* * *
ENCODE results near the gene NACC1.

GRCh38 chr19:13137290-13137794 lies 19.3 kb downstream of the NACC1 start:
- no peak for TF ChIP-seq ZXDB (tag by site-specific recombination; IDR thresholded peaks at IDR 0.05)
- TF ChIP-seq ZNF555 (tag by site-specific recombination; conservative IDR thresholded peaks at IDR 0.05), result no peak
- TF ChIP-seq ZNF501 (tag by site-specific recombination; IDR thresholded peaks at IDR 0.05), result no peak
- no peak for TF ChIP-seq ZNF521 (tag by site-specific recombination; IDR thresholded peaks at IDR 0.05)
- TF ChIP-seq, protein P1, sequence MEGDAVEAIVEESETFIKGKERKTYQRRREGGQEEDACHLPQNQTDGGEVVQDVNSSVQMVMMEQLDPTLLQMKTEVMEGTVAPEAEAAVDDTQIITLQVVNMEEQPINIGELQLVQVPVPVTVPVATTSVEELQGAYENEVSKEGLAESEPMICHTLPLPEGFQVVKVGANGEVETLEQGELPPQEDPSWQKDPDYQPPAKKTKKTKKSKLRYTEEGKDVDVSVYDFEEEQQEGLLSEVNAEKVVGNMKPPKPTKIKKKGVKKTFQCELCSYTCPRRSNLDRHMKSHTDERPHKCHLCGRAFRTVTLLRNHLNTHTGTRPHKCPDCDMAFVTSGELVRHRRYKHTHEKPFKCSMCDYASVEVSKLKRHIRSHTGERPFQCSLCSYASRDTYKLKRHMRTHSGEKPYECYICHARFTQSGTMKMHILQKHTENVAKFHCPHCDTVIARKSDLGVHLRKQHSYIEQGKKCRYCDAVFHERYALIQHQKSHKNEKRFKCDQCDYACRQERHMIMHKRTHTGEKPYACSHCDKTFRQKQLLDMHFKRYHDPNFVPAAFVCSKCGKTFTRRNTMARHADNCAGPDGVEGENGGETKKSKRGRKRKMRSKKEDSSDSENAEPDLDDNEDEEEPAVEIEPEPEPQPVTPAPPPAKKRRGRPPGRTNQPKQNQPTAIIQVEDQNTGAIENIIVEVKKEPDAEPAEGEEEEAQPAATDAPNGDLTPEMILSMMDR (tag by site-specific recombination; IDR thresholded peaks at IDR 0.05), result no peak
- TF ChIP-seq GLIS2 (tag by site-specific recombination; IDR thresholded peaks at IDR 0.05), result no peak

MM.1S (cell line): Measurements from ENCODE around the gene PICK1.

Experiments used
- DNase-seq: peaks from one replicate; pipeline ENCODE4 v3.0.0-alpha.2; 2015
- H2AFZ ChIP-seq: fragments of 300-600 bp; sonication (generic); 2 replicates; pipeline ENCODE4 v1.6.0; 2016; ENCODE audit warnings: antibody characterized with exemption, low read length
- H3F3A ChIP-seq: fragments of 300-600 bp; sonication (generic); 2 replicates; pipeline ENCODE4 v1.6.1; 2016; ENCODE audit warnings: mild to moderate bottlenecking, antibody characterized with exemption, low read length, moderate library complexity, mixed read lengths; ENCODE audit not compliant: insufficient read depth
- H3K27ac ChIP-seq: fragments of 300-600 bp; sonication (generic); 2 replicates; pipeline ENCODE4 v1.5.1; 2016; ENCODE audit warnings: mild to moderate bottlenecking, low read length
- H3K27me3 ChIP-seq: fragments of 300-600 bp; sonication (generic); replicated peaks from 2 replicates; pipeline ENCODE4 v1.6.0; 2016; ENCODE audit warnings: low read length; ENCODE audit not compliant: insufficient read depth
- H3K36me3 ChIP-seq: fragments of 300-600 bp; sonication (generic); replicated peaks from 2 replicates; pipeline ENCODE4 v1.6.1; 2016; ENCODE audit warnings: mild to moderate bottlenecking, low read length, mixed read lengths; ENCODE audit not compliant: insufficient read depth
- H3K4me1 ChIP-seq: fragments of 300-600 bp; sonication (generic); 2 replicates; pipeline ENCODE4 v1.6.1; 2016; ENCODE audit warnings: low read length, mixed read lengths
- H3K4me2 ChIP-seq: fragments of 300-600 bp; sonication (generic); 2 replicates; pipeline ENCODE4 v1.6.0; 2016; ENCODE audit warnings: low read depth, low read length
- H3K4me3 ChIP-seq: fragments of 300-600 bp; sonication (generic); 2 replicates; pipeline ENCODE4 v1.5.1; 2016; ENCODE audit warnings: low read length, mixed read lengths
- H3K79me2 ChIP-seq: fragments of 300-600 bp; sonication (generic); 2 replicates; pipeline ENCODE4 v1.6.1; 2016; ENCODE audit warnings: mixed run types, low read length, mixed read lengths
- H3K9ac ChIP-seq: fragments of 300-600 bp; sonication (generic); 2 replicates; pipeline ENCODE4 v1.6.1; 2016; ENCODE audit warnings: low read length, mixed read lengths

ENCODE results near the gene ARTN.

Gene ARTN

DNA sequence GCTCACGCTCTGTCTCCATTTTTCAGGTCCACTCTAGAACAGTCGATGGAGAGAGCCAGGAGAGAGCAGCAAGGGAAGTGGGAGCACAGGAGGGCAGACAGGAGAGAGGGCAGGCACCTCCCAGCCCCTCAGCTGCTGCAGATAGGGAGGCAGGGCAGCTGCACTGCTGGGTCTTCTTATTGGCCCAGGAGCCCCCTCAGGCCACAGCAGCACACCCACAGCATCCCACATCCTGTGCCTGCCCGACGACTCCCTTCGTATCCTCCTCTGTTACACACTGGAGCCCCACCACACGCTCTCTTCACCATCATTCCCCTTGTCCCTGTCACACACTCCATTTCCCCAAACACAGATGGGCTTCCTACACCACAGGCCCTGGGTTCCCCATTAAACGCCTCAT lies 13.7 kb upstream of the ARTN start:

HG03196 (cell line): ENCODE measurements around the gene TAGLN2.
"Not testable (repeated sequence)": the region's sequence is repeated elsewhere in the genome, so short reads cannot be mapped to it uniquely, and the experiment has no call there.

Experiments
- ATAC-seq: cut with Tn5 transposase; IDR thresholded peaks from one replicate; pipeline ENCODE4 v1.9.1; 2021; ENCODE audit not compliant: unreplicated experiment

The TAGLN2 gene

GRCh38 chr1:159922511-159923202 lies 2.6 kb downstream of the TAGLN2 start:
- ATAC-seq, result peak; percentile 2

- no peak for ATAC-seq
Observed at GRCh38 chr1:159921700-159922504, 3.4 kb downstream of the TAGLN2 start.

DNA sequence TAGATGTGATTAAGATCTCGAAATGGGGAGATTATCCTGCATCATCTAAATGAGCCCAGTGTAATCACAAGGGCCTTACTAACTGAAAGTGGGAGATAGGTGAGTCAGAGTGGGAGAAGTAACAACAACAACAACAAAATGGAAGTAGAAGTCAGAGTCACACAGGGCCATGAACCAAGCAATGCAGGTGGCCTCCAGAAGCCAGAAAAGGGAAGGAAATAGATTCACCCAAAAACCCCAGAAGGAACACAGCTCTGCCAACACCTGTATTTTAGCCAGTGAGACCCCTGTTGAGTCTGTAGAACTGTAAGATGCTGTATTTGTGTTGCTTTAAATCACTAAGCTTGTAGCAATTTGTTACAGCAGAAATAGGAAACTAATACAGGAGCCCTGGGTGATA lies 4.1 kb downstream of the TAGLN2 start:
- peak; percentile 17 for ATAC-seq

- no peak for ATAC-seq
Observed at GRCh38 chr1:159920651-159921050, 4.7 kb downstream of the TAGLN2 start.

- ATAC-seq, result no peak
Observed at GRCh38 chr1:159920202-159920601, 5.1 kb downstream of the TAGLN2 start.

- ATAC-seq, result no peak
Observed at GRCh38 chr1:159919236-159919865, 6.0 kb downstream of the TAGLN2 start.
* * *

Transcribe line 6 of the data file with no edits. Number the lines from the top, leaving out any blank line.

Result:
- no peak for TF ChIP-seq ZNF521 (tag by site-specific recombination; IDR thresholded peaks at IDR 0.05)